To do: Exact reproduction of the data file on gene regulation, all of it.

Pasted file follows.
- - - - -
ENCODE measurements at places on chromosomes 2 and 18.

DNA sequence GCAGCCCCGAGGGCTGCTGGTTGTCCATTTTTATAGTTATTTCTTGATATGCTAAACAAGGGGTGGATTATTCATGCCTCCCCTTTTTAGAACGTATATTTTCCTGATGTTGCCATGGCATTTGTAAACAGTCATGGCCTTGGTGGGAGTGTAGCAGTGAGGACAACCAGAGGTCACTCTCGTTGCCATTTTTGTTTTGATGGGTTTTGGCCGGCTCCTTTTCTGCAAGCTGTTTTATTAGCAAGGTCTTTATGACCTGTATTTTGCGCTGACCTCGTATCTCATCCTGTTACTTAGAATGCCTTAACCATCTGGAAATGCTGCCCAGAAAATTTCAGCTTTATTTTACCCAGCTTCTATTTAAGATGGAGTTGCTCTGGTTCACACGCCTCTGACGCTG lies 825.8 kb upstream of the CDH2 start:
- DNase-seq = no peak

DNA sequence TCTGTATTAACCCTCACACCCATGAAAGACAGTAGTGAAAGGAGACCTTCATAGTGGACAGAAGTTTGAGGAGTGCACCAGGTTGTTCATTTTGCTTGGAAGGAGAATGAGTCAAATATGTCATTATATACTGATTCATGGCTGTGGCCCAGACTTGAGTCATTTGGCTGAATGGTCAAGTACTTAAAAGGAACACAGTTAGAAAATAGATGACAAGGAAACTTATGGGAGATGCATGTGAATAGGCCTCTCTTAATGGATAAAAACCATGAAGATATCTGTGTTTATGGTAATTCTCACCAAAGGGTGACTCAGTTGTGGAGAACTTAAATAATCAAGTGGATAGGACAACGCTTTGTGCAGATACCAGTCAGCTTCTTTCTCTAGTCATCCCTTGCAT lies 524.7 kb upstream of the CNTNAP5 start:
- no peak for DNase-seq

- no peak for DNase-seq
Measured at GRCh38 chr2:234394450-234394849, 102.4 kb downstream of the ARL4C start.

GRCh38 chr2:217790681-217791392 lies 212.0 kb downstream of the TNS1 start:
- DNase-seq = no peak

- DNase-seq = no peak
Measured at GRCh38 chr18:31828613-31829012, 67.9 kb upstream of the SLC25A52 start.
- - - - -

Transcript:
ENCODE measurements at places on chromosomes 2 and 18.

DNA sequence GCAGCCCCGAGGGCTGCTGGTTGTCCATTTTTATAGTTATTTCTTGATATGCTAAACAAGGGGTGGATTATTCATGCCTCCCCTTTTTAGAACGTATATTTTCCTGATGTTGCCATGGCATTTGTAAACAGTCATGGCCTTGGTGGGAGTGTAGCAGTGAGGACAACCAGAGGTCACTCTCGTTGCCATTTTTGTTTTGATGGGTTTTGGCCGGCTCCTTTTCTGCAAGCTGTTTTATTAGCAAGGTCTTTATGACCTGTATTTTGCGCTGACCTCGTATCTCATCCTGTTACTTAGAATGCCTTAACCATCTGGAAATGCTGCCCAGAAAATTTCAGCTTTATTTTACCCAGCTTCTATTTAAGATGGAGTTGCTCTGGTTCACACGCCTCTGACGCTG lies 825.8 kb upstream of the CDH2 start:
- DNase-seq = no peak

DNA sequence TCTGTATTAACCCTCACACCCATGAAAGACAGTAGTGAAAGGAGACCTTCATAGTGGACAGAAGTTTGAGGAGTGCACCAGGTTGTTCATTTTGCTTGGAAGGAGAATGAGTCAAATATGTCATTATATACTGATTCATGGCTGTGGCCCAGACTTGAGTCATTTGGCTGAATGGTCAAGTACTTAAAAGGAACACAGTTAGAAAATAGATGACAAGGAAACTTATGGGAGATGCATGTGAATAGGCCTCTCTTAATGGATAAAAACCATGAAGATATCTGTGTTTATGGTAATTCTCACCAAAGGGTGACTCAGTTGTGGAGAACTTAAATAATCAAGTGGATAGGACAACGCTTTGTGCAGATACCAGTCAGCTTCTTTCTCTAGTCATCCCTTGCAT lies 524.7 kb upstream of the CNTNAP5 start:
- no peak for DNase-seq

- no peak for DNase-seq
Measured at GRCh38 chr2:234394450-234394849, 102.4 kb downstream of the ARL4C start.

GRCh38 chr2:217790681-217791392 lies 212.0 kb downstream of the TNS1 start:
- DNase-seq = no peak

- DNase-seq = no peak
Measured at GRCh38 chr18:31828613-31829012, 67.9 kb upstream of the SLC25A52 start.